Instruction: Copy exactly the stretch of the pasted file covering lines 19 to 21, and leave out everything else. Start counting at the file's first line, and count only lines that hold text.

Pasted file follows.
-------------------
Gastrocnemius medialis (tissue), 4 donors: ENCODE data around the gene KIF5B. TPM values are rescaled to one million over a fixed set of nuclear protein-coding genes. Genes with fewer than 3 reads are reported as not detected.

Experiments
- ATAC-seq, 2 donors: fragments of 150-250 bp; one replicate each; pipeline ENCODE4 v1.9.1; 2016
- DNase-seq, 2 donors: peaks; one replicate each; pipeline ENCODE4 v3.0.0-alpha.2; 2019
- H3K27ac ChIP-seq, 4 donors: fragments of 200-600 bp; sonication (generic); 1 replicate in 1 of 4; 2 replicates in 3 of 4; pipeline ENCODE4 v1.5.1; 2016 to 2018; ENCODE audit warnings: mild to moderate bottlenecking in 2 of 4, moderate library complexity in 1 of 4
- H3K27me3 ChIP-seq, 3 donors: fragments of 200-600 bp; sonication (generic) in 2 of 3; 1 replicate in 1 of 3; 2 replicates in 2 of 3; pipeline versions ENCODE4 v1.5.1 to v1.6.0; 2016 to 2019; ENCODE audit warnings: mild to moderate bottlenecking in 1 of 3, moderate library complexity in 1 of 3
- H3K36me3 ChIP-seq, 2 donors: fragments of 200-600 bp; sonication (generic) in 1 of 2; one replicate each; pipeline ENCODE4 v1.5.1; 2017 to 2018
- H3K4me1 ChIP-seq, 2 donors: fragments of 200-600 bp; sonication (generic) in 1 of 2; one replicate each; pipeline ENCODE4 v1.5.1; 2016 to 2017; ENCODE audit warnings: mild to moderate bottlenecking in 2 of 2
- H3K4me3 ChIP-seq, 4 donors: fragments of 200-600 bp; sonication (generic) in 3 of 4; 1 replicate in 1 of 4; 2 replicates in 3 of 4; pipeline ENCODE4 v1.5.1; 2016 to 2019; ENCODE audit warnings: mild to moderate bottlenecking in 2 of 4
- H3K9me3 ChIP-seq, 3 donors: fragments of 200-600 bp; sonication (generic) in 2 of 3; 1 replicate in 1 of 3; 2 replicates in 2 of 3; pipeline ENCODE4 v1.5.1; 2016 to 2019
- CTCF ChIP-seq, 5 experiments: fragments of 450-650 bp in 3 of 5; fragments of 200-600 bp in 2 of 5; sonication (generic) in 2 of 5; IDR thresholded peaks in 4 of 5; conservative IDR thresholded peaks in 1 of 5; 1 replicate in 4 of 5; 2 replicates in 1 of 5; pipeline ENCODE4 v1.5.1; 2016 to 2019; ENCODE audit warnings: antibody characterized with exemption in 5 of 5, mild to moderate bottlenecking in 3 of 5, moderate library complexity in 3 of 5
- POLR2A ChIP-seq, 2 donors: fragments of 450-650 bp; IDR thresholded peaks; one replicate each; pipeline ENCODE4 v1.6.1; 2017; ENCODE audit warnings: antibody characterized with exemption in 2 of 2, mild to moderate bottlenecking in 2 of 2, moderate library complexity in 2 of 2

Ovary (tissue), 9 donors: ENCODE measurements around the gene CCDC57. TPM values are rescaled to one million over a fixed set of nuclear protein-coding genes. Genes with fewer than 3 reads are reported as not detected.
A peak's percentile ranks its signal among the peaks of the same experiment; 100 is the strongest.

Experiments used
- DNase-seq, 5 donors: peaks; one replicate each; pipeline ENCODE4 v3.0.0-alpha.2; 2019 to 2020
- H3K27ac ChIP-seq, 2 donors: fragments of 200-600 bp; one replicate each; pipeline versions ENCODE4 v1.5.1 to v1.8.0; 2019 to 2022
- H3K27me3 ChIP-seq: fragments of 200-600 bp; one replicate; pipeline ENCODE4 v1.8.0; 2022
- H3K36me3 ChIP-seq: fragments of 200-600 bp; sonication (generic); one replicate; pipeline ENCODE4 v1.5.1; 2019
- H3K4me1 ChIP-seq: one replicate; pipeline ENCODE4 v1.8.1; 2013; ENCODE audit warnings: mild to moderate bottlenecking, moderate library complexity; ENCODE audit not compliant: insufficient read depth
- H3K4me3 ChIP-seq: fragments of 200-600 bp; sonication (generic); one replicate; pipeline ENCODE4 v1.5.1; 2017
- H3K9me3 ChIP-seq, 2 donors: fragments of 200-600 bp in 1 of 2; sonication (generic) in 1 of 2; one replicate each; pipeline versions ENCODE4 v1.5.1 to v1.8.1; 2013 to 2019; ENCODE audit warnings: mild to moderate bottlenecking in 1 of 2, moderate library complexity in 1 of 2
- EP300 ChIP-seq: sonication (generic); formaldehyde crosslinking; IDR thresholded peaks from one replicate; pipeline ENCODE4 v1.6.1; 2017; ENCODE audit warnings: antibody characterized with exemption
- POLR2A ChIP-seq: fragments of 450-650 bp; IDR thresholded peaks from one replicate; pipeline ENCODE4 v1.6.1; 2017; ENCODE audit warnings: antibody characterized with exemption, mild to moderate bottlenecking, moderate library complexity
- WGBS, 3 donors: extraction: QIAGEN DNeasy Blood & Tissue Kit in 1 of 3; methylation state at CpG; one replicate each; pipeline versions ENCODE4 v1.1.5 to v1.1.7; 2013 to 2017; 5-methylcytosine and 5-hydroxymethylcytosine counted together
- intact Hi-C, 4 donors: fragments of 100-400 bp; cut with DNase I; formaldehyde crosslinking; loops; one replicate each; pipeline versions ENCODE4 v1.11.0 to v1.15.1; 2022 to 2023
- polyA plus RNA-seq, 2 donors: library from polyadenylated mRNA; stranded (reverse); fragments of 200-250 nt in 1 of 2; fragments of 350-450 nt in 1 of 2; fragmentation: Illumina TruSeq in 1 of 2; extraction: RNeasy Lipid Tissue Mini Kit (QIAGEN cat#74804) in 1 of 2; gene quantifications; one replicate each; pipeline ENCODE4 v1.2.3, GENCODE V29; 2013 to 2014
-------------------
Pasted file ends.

- H3K36me3 ChIP-seq: fragments of 200-600 bp; sonication (generic); one replicate; pipeline ENCODE4 v1.5.1; 2019
- H3K4me1 ChIP-seq: one replicate; pipeline ENCODE4 v1.8.1; 2013; ENCODE audit warnings: mild to moderate bottlenecking, moderate library complexity; ENCODE audit not compliant: insufficient read depth
- H3K4me3 ChIP-seq: fragments of 200-600 bp; sonication (generic); one replicate; pipeline ENCODE4 v1.5.1; 2017